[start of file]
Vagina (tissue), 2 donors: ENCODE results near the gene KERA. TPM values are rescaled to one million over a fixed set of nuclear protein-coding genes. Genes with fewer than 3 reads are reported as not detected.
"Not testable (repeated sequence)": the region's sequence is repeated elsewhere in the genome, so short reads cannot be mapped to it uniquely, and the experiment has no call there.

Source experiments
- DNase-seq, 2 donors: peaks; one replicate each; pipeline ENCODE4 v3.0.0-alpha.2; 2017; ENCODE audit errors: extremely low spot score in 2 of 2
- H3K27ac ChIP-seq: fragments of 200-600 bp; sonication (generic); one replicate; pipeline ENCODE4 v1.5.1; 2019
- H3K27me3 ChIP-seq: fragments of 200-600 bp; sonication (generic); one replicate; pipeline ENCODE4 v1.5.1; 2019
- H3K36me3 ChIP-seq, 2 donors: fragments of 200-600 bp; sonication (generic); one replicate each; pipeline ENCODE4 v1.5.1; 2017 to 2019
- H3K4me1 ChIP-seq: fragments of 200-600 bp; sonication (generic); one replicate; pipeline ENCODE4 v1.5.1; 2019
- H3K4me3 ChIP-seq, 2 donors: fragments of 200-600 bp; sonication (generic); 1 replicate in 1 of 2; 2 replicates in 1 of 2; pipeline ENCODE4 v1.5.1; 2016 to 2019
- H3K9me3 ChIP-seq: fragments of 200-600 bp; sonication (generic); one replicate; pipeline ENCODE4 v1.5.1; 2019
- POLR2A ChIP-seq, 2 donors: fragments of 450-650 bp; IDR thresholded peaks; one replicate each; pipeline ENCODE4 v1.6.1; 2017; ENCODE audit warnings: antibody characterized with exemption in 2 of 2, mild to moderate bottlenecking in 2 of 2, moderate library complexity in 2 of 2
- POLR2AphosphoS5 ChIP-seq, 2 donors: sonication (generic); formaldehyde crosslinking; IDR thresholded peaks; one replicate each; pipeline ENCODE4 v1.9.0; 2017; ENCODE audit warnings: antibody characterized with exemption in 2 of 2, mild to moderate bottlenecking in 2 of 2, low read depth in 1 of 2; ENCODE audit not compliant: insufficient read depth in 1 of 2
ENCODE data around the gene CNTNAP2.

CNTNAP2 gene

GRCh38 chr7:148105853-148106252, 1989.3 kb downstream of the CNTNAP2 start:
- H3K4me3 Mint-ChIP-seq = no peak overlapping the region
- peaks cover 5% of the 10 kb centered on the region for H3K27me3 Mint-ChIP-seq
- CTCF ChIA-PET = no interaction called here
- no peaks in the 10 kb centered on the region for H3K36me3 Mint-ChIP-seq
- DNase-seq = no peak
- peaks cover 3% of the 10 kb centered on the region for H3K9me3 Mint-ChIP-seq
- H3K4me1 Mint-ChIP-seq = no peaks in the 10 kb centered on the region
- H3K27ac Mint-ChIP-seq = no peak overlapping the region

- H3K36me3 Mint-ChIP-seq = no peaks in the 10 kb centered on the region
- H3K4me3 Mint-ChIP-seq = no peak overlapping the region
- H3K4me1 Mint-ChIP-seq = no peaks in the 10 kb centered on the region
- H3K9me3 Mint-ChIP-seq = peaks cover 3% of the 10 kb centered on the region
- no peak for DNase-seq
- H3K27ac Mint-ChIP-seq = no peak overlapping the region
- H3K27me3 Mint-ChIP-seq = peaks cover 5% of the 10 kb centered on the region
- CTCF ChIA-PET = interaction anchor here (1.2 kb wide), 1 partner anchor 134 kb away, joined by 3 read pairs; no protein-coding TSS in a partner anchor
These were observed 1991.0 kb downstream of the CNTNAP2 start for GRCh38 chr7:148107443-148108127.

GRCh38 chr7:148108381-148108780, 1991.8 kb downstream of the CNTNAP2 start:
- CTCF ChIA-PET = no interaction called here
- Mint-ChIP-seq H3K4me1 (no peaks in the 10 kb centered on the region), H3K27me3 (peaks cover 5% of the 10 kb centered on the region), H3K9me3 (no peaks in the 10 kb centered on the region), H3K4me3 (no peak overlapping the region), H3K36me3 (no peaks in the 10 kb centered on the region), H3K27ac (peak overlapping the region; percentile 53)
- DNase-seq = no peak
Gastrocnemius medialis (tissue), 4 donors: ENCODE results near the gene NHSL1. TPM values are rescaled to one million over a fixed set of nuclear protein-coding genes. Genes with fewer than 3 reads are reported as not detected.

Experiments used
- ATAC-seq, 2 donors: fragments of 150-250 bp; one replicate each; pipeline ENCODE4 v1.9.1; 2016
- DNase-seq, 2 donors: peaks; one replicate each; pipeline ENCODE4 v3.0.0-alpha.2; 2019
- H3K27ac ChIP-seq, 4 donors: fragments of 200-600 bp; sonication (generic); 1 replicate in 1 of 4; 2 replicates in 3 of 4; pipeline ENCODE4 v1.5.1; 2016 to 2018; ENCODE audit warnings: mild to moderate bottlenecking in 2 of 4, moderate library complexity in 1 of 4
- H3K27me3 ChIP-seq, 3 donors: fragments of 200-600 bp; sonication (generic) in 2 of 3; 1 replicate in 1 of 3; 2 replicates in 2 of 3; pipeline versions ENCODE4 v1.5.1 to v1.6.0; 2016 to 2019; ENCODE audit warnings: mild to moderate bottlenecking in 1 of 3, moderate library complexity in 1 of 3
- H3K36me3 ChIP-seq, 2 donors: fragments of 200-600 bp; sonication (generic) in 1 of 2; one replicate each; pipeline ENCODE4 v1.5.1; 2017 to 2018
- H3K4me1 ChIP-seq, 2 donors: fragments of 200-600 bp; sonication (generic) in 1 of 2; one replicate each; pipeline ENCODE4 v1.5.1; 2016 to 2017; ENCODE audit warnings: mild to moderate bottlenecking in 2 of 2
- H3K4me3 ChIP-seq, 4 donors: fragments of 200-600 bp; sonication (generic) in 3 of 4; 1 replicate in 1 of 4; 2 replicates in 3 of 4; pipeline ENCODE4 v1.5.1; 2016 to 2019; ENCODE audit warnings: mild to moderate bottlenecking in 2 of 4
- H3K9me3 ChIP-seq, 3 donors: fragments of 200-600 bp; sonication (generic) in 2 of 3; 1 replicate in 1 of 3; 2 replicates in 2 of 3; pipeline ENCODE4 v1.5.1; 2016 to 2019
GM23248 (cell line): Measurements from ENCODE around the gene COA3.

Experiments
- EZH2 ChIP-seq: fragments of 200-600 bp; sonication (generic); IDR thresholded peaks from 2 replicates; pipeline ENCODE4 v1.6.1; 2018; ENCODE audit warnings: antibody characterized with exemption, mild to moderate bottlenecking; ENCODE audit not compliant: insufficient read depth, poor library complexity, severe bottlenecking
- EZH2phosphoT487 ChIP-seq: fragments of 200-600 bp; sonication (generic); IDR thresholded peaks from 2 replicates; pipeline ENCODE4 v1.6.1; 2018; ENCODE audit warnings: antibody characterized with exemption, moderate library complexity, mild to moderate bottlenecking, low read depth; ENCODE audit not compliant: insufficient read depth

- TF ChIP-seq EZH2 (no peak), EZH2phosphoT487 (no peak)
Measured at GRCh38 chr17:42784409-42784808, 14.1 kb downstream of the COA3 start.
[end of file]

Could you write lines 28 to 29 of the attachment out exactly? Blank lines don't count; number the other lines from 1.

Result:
- no peak for DNase-seq
- H3K27ac Mint-ChIP-seq = no peak overlapping the region